Extra-Sessionary Discourse (Or Talks over Drinks)
Reviewed by Maury Elizabeth Brown, Germanna Community College, Fredericksburg, VA and Old Dominion University, Norfolk, VA (email@example.com)
Daniel L. Hocutt, University of Richmond, Richmond, VA and Old Dominion University, Norfolk, VA (firstname.lastname@example.org)
The CCCC convention is exhilarating and exhausting. So many ideas are bouncing off the walls that one simply can’t help but be struck by an idea or two. We attended the session D.33, “Process, Plagiarism, and Pedagogy: Exploring the Benefits of Sampling for Composition Studies,” featuring presentations by Chvonne Parker, Sherie Mungo, and Gabriel Green, and were struck by an idea. This review is about being struck by an idea. It is framed as a collaborative review because it is about a shared experience.
As our Old Dominion University colleague, Chvonne Parker, concluded her presentation, “Free Samples: Redefining Plagiarism and Originality through Digital Culture and Sampling,” I leaned over to Maury and whispered, “Google Drive as digital cypher.” She nodded her head, knowingly. She may have even touched her nose in the style of The Sting, but I may have imagined that.
Understanding Maury’s reaction requires a little context. Chvonne had presented a couple of times about the cypher, a collaborative African American improvisational and participatory musical performance genre that has been all but subsumed by the mainstreaming of hip-hop music and culture. Chvonne’s approach to the cypher is grounded in part by network theory; she applies the theory to contextualize the organic, participatory, and improvisational nature of cyphers in which both the audience and rappers engage in creating the networked rhetorical experience of the performance.
We study and use Google Apps, specifically Google Drive and Google Docs, for social and collaborative composing in first-year composition classes. Our study is also grounded, in part, in network theory as we seek to explain the way a discourse community gets created around the collaborative affordances of Google Docs and the remediated pedagogy of cloud-stored, Web-based collaborative composing. Our studies seek to encourage composition teachers to consider using Google Drive or other tools that enable collaborative synchronous digital composing.
Old Dominion University’s English PhD program combines online and face-to-face learning environments, and accepts distance students in addition to local students in the Hampton Roads area of Virginia. We are both distance students in the program, which means that we normally see each other only during our two-week Summer Doctoral Institutes and at conferences. Because our program includes distance students, some who (like us) attend part time, we tend to stress the importance of camaraderie and collaboration among PhD students, rather than creating an ethos of competition. As a result, we generally seek to understand and embrace the research and critical analysis of our fellow students in the program.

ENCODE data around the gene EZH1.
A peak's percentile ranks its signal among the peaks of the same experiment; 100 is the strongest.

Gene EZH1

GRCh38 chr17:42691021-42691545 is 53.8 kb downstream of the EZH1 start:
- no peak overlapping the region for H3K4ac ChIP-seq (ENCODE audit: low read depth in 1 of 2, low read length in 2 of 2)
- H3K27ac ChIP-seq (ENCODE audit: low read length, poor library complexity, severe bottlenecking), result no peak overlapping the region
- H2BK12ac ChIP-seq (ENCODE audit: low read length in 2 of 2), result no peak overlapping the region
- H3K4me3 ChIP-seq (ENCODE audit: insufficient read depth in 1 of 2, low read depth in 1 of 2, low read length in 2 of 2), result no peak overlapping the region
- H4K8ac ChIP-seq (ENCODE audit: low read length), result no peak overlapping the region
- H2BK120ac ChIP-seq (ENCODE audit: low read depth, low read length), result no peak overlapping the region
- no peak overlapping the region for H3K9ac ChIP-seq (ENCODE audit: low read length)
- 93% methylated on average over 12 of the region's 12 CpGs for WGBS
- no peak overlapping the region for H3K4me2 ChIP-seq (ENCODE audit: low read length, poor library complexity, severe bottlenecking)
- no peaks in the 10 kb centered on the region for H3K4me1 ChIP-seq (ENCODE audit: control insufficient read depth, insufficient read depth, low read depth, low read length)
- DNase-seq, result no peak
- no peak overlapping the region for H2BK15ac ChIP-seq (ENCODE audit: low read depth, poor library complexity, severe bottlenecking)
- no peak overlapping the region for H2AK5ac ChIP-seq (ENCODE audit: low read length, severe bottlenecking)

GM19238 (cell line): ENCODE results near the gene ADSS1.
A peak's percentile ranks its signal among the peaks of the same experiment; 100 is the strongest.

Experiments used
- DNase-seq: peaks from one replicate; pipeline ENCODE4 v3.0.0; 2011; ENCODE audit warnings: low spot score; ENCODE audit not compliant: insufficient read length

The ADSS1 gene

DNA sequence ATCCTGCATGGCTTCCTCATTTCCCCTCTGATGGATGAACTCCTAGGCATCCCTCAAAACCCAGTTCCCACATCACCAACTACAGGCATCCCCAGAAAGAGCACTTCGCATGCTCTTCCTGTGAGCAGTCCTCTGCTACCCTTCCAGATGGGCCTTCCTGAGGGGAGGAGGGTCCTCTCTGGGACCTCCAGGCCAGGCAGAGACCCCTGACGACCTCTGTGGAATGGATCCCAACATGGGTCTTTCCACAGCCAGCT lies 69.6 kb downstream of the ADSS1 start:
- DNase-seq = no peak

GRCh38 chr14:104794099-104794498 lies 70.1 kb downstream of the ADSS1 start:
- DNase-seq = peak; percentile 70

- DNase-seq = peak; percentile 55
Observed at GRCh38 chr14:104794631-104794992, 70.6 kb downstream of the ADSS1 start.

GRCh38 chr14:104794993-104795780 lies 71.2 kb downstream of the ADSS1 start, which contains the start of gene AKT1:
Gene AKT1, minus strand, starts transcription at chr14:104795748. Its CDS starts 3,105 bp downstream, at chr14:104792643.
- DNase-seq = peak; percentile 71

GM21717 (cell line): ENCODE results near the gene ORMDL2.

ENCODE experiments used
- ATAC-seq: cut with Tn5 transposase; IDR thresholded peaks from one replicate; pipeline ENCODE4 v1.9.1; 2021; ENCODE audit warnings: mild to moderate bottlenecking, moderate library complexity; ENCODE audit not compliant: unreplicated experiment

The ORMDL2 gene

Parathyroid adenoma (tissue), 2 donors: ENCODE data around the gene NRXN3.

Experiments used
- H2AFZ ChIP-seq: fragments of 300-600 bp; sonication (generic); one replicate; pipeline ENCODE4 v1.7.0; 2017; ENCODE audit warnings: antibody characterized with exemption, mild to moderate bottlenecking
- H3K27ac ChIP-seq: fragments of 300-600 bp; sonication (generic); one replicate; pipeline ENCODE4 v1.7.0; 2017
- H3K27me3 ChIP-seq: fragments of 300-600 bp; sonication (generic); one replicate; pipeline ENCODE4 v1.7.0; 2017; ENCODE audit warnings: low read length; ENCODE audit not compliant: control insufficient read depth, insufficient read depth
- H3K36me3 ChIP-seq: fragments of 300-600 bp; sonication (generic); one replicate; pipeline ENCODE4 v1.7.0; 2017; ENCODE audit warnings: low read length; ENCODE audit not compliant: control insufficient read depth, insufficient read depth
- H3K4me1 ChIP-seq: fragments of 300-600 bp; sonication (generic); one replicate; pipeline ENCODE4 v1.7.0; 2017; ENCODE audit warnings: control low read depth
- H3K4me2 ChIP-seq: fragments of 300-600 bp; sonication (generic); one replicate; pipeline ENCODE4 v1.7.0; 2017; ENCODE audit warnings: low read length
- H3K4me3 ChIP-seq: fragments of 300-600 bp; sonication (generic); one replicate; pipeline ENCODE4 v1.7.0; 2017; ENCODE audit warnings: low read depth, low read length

When I leaned over and whispered to Maury about Google Drive in relation to the cypher, she immediately knew what I was talking about and understood the potential implications of the sentence. This understanding comes from collaborating and sharing ideas and theories with each other through Google Drive for the past year and a half.
What followed a few hours later over drinks was the extra-sessionary discourse that we’re reviewing. Or, perhaps, simply relating. We recognized that there were distinct connections between the classroom experiences of our students collaborating synchronously in Google Docs and the cypher genre that Chvonne narrated and theorized about. The cypher is performed network improvisation following specific genre conventions. This definition of the cypher also goes far toward describing the collaborative synchronous composing, especially the invention and drafting work, that our students complete in Google Docs. It also, not accidentally, describes our own composing practices as distance students collaborating with classmates, faculty, and each other. That’s when it struck us: We needed to talk with Chvonne about using the collaborative synchronous composing aspects of Google Docs as a framework for theorizing the cypher and for using the cypher to theorize about how Google Docs should be used.
Later that evening in the Embassy Suites, we talked with Chvonne about our revelation and invited her to collaborate on a paper that uses networking as a theoretical framework to analyze the rhetorical performativity of the cypher and collaborative composing in Google Drive. During the conversation, all three of us found new ways to think about our own fields of study.
This experience is one that repeats over and over again at CCCC and other conferences where colleagues get together and throw ideas around. Ideas have power, and that power doesn’t always emerge during the sessions, but rather in the conversations, insights, and networked collaboration of colleagues sitting down to dinner and drinks. The power of ideas can seem latent during the session, where the ideas are thrown up, down, and all around among the participants. It’s when discourse begins, when smaller conversations begin, when dialogues and trialogues begin, when we put into words the way ideas have affected us, that we find ourselves affected and moved by an idea.